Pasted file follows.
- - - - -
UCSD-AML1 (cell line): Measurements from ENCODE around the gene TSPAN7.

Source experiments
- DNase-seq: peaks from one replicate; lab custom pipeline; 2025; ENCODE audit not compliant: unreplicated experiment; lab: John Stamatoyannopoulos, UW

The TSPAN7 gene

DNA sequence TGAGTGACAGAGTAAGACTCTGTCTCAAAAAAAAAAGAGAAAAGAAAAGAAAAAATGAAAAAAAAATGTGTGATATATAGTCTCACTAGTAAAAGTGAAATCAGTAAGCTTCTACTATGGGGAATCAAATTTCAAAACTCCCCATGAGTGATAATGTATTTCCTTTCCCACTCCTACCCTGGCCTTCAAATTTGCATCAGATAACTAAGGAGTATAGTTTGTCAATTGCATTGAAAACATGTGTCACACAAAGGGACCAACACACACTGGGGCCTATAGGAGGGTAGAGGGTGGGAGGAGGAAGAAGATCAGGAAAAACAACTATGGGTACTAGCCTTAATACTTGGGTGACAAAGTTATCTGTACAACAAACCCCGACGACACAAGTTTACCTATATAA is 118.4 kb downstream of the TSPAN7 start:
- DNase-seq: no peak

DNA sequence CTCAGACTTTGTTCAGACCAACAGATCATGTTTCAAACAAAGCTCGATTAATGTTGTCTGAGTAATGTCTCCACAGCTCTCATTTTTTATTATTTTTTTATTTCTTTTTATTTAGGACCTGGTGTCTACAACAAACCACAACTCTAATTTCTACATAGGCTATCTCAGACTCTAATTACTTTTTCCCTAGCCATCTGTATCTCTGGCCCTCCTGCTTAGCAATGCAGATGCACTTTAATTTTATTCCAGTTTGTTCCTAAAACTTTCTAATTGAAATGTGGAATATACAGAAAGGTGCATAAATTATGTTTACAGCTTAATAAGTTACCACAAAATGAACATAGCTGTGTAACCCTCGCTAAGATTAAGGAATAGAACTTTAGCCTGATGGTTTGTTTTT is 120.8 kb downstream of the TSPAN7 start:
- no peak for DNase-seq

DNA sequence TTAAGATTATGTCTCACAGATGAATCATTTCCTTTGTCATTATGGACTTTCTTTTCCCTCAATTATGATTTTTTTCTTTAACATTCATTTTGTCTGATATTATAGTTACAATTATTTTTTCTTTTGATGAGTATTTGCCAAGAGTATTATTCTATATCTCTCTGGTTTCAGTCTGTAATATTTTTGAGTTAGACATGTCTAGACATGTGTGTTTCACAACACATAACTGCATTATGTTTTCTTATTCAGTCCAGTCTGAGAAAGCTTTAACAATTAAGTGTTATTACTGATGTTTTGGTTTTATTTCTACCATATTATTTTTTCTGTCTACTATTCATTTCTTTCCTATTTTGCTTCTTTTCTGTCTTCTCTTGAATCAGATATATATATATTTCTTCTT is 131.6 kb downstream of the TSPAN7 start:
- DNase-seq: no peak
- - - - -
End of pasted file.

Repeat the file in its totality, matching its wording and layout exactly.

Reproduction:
UCSD-AML1 (cell line): Measurements from ENCODE around the gene TSPAN7.

Source experiments
- DNase-seq: peaks from one replicate; lab custom pipeline; 2025; ENCODE audit not compliant: unreplicated experiment; lab: John Stamatoyannopoulos, UW

The TSPAN7 gene

DNA sequence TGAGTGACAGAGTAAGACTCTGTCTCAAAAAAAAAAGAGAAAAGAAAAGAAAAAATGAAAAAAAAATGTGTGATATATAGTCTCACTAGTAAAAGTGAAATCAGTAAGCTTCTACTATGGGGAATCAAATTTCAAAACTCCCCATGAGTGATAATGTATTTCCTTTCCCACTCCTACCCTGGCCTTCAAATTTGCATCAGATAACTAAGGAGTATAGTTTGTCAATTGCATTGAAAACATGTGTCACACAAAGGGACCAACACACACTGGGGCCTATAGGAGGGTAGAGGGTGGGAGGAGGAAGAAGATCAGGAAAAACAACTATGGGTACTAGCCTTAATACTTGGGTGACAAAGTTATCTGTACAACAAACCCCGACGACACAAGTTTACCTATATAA is 118.4 kb downstream of the TSPAN7 start:
- DNase-seq: no peak

DNA sequence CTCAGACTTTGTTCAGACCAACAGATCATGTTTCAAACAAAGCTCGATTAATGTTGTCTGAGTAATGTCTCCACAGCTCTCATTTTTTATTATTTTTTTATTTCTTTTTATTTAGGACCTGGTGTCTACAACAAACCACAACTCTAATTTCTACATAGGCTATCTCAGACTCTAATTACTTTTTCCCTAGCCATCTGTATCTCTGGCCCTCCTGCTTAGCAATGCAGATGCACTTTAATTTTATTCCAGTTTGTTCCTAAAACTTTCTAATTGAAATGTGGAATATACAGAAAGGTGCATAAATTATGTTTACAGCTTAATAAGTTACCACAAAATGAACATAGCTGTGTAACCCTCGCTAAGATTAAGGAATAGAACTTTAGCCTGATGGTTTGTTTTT is 120.8 kb downstream of the TSPAN7 start:
- no peak for DNase-seq

DNA sequence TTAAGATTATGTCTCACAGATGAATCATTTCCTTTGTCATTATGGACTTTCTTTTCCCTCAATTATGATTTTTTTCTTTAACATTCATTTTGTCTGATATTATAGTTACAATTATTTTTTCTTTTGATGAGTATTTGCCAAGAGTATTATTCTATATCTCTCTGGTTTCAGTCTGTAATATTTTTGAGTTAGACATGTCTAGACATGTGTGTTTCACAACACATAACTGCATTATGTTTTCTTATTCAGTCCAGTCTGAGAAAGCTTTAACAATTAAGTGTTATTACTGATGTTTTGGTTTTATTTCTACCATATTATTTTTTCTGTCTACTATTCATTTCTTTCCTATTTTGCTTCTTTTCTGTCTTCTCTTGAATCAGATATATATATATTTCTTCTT is 131.6 kb downstream of the TSPAN7 start:
- DNase-seq: no peak